There are not many people in Hawthorne that can say they meet people from all over the world on a weekly basis, but Debby Schwarz can add that to her volunteer resume. As a weekly worker on Thursdays at the Ordnance Museum she is the first to say, “volunteering fulfills me and is sure cheaper than therapy.”
Her journey into giving just three hours of her weekly afternoons began 11 years ago when asked to bring in crocheted dishcloths and homemade items for the Ordnance Museum gift shop. In spite of constant leg and hip pain, which causes her to use a cane, she has been a constant supporter in the legacy this museum provides to the community and to the world.
“I never dreamt I would meet such interesting people from the ends of the earth. I’ve traveled quite a bit – as a Navy brat kid, and then my ex-husband was Army,” she said. “
We were stationed in Germany when I was just 35 years old, raising my baby daughter as an army wife, but somehow I always found my place and settled in. In Germany I was known as the military mom, guiding all the younger wives into the pathway that I knew so well. So now, all these years later, I’m a greeter at this museum, where strangers share their military stories and we relate to common places as if we are old friends. Lots of visitors teach me rare things about the bombs or items we have here. I have visitors that actually come by on regular trips, planning their routes around Thursday stops in Hawthorne, just to see me and say hello. That makes my day.”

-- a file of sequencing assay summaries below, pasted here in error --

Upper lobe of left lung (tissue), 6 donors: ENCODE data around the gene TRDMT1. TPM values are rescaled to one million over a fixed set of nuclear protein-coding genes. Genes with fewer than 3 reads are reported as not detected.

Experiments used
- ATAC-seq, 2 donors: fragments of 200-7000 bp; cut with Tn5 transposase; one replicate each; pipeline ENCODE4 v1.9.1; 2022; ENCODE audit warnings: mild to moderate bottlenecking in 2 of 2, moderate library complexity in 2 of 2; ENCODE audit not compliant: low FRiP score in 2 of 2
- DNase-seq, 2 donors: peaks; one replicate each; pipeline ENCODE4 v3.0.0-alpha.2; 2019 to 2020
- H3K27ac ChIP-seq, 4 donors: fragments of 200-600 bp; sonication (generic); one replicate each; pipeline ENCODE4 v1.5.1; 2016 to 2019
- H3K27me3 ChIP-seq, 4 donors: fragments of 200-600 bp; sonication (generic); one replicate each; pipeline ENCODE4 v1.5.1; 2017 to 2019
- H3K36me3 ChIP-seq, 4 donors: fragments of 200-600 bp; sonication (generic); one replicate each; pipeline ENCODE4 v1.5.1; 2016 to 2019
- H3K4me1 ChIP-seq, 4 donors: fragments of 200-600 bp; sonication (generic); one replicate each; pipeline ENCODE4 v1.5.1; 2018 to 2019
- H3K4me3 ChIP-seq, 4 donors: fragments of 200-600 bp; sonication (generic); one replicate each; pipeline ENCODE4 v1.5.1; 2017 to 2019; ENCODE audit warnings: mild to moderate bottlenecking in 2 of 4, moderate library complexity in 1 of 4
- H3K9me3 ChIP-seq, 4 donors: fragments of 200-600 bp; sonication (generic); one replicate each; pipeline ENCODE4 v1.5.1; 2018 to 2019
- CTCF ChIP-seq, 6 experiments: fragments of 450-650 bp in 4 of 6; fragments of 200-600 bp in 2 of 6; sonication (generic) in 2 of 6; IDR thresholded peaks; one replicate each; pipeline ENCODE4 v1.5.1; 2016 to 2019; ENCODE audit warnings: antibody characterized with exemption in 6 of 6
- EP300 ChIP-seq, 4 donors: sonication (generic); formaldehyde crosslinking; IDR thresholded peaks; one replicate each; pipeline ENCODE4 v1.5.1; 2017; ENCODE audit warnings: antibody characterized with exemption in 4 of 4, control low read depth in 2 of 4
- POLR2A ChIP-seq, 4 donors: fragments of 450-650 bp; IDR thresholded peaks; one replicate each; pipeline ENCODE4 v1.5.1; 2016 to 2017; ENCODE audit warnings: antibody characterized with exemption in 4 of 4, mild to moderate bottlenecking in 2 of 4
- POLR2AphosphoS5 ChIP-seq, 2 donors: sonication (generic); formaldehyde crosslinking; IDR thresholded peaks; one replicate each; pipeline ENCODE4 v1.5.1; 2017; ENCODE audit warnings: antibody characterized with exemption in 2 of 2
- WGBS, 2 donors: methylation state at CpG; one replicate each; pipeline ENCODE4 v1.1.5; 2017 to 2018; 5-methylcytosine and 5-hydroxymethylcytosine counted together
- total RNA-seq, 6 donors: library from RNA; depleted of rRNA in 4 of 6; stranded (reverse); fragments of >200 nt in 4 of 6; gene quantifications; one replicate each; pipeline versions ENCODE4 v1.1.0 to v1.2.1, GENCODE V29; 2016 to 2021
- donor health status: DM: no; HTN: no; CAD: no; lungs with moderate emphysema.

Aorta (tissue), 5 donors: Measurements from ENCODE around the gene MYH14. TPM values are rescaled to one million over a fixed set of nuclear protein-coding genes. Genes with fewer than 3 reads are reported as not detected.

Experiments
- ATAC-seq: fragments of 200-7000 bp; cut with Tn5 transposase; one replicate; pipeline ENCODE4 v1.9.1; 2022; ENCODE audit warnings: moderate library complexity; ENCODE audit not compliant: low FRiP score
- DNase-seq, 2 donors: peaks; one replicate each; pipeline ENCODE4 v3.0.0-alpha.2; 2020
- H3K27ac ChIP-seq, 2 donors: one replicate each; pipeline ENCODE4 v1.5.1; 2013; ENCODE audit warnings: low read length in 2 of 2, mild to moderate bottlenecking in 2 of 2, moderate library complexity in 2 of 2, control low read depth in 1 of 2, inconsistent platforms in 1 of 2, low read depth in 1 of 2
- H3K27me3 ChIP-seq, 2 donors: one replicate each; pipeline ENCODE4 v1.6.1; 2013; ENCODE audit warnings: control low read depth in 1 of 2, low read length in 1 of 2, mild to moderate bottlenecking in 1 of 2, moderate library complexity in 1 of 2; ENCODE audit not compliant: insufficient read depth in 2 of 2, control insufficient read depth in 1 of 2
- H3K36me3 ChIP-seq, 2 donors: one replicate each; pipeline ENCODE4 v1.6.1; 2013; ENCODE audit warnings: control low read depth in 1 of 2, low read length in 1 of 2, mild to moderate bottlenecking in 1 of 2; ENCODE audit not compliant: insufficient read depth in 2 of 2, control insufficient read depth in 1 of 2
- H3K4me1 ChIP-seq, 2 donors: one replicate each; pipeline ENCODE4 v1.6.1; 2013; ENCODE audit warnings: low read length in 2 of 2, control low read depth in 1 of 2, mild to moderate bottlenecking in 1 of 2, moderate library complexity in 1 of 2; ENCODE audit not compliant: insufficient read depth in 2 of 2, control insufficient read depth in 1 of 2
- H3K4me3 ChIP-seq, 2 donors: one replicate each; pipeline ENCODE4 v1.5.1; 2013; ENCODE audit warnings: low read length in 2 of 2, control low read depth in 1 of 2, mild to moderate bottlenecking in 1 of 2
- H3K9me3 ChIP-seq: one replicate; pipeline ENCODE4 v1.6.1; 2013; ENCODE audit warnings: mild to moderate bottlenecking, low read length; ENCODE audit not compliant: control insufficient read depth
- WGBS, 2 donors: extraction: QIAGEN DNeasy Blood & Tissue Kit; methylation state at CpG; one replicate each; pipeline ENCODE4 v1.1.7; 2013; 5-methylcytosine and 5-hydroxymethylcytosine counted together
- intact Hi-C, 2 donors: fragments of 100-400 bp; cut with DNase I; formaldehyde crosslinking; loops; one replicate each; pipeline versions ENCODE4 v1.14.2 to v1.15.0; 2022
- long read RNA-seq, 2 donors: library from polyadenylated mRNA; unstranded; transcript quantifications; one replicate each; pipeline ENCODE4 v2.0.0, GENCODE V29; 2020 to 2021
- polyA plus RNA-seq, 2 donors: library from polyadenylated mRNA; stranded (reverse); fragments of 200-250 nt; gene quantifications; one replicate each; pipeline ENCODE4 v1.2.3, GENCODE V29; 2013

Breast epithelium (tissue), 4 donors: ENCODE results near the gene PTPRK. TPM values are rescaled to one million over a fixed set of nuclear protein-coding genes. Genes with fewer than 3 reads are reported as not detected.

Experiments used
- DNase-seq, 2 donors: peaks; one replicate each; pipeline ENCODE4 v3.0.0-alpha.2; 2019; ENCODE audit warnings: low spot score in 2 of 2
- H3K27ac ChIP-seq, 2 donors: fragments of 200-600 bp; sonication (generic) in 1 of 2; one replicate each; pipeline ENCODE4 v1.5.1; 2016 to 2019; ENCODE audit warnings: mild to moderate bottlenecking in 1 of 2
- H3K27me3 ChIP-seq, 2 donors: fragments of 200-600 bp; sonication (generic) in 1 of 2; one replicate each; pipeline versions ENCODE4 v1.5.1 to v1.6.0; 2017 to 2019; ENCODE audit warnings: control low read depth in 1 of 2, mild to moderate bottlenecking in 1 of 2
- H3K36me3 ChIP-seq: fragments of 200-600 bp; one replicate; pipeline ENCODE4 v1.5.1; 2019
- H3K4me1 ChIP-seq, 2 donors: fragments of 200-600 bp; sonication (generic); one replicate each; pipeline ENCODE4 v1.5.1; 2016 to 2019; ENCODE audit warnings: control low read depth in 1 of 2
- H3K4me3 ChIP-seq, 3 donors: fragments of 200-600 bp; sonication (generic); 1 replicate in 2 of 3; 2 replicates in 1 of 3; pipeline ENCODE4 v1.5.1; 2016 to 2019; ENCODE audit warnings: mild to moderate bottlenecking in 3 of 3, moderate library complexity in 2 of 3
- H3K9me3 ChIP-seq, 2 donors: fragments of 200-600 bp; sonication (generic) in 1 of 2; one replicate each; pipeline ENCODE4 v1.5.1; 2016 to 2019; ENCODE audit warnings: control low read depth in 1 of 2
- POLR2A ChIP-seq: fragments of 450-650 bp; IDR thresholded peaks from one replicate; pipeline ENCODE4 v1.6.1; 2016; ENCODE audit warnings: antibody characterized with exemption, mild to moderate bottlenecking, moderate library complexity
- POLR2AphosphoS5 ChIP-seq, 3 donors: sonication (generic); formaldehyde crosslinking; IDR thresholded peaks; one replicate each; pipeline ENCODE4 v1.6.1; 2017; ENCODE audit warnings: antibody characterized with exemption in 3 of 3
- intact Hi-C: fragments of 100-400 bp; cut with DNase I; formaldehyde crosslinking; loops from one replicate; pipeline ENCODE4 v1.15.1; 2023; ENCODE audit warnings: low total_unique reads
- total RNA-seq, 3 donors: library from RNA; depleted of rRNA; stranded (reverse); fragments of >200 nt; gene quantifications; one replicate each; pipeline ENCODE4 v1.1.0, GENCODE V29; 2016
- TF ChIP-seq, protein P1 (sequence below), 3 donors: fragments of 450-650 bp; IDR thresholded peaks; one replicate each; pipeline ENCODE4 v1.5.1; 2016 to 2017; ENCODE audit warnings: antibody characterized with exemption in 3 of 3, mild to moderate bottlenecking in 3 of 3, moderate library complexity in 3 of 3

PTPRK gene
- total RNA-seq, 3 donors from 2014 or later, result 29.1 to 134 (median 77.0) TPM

Schwarz has been around long enough to see the growth in the museum’s pieces and in the reputation, of which a wall map shows hundreds of pin markers which indicate all the places from the world in which visiting guests have come from.
“The highest amounts of guests I think I’ve ever had on a Thursday are 31 and I’ve just had three that made me nervous over all these years. One guest in particular said I was going to hell by supporting war. Instead of defending myself, I let him know, it was because of “wars” he was able to tell me that in this free country. He shut up after that, so I didn’t dial the police to come. ”
With total respect toward the military, history and the legacy within her own life, Schwarz traveled to the Hampton Court Palace in England 12 years ago. She is a direct descendant of Catherine Par, who was Henry VIII’s sixth wife.
“She was the one wife that didn’t get killed by him and she outlived him to luckily remarry. My lineage came from that marriage. I got to visit exactly where she lived in London. It helped me get in touch with my family roots. I stayed with a family, which allowed me the personal side of England, which I loved. I enjoy history and what transpires over the years, so I guess you can see why working at the museum fits my personality so well. I am a small contribution to a large story here – and I know how to greet someone with a smile.”